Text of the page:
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Friday, September 07, 2007

Federal Appeals Court in New Orleans Hears Katrina Case


insurance company invoked to deny Gulf Coast homeowners' claims after Hurricane Katrina is at the center of a case that was scheduled for a hearing Sept. 6 in a federal appeals court in New Orleans.

State Farm Fire & Casualty Co. says its policies cover damage from hurricane-force winds, but not from rising water, and has refused to pay for any damage from Katrina's monster storm surge.

The Bloomington, Ill.-based insurer also says damage from a combination of wind and rising water is excluded from coverage. Last year, however, a federal judge in Gulfport, Miss., ruled that this "anti-concurrent cause'' policy language is ambiguous and therefore can't be enforced.

In the same ruling, Judge L.T. Senter Jr. refused to throw out a lawsuit filed by John and Claire Tuepker, State Farm policyholders whose home in Long Beach, Miss., was reduced to a concrete slab by the Aug. 29, 2005, storm.

State Farm appealed Senter's ruling to the 5th U.S. Circuit Court of Appeals in New Orleans. A three-judge panel was scheduled to hear arguments Sept. 6 from attorneys on both sides of the case.

In court papers, the Tuepkers' attorneys suggest that State Farm's policies are "craftily ambiguous'' and are "woven so as to not give away their true intent.''

"Indeed, since Katrina, it has become painfully obvious that, in anticipating the risk posed by a powerful hurricane, State Farm intended all along to exclude damage ostensibly caused by a combination of water and water, the one-two punch without which a meteorological event is something other than a 'hurricane,''' the couple's attorneys wrote.

In a different case, however, the Mississippi Court of Appeals found that State Farm's anti-concurrent cause language is "clear'' and unambiguous, the company's attorneys say.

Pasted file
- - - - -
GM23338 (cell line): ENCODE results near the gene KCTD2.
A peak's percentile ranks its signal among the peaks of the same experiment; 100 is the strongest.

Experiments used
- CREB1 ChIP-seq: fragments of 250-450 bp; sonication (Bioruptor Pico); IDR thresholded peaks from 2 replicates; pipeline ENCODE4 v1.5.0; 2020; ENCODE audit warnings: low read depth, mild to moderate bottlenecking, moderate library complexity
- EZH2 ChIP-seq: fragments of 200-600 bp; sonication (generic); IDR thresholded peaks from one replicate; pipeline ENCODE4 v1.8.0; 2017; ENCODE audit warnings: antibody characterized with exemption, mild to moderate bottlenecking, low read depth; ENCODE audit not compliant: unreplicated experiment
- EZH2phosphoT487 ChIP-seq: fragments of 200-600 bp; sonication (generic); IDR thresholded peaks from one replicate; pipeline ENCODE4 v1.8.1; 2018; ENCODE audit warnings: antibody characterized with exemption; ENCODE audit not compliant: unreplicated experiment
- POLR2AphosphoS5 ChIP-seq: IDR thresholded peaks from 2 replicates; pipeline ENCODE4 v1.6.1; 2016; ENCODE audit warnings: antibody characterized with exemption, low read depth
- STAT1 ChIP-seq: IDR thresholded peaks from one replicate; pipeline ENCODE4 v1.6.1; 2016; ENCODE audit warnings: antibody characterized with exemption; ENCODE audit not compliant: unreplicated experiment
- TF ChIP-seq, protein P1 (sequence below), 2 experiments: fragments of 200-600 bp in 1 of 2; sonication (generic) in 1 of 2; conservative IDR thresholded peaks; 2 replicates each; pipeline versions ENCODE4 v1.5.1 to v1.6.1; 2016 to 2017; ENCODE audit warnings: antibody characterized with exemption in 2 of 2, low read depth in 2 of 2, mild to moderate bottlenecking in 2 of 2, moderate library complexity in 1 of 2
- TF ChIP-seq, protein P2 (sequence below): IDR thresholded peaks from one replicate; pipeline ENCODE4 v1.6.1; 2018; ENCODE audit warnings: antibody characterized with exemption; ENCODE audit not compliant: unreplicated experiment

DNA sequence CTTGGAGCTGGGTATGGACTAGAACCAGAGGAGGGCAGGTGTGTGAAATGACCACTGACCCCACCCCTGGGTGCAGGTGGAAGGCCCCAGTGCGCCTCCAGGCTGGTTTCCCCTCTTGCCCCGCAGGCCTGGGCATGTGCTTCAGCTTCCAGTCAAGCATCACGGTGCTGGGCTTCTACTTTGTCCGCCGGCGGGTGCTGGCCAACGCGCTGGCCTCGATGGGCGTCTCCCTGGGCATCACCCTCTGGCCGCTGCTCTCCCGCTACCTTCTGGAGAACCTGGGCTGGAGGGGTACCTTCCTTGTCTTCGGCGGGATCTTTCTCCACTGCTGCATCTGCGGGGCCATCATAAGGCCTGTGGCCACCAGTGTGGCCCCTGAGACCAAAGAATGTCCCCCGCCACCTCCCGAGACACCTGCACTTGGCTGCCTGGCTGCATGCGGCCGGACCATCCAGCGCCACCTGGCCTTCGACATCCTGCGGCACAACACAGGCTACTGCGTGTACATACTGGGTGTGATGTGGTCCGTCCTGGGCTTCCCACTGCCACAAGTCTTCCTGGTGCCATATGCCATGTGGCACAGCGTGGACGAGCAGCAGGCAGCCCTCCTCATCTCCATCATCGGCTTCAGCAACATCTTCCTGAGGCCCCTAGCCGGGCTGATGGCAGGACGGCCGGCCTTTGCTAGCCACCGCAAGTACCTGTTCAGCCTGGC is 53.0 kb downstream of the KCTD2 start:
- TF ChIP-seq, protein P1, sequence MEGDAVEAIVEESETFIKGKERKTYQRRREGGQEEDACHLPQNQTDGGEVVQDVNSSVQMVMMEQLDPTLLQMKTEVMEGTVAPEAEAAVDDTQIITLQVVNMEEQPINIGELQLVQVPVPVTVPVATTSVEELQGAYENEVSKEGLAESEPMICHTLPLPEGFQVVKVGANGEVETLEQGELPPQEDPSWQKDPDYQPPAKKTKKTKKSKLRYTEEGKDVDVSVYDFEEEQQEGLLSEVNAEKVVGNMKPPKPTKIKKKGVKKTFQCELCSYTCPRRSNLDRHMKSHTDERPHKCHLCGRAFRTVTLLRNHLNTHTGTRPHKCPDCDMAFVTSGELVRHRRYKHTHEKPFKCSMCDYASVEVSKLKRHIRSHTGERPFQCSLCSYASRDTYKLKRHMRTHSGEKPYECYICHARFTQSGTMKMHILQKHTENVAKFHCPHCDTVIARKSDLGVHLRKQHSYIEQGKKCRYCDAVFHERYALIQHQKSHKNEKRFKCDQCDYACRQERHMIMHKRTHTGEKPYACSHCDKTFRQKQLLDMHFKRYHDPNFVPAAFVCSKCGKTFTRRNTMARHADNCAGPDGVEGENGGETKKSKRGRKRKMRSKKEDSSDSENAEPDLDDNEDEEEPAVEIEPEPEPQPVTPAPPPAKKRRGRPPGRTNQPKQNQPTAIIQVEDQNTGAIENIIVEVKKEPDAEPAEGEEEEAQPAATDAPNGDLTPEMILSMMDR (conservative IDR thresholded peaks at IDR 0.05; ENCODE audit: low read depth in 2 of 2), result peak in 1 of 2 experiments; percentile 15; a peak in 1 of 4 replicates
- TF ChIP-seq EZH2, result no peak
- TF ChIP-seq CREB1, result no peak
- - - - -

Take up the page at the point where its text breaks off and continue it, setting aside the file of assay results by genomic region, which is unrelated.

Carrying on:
"Courts in many other jurisdictions have likewise upheld the validity of this same language,'' State Farm attorneys wrote in court papers.

The Tuepkers are among thousands of homeowners in Mississippi and Louisiana who have sued their insurers after the Aug. 29, 2005, storm. The couple is represented by attorney Richard "Dickie'' Scruggs, who helped negotiate a multibillion dollar settlement with tobacco companies in the mid-1990s.

Last month, Scruggs appeared before a different three-judge panel of the 5th Circuit to challenge similar language in policies written by Nationwide Mutual Insurance Co. But the judges sided with Nationwide, ruling Aug. 30 that the Columbus, Ohio-based insurer's policy language isn't ambiguous.

David Rossmiller, a Portland, Ore.-based lawyer who closely follows Katrina insurance litigation, said policyholders shouldn't expect a different result in the State Farm case even though its policy language is different from Nationwide's.

"The handwriting is on the wall,'' he said. "It would be shocking to me if the result was substantially different.''

Copyright 2007 Associated Press. All rights reserved. This material may not be published, broadcast, rewritten or redistributed

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Judge Throws Out All Federal Antitrust Charges Against Insurers, Brokers


Finding the charges lack any factual support, a federal judge has dismissed a big antitrust conspiracy case that was lodged against large commercial insurance brokers and insurers back in 2004 when bid rigging and account steering probes were in full sway.

In dismissing the antitrust complaint for the second time, Chief Judge Garrett E. Brown Jr. of the U.S. District Court for New Jersey said the plaintiffs had no proof that there was any sort of conspiracy among insurers and brokers to secretly allocate accounts, refrain from competing, or pay incentive bonuses on certain commercial accounts.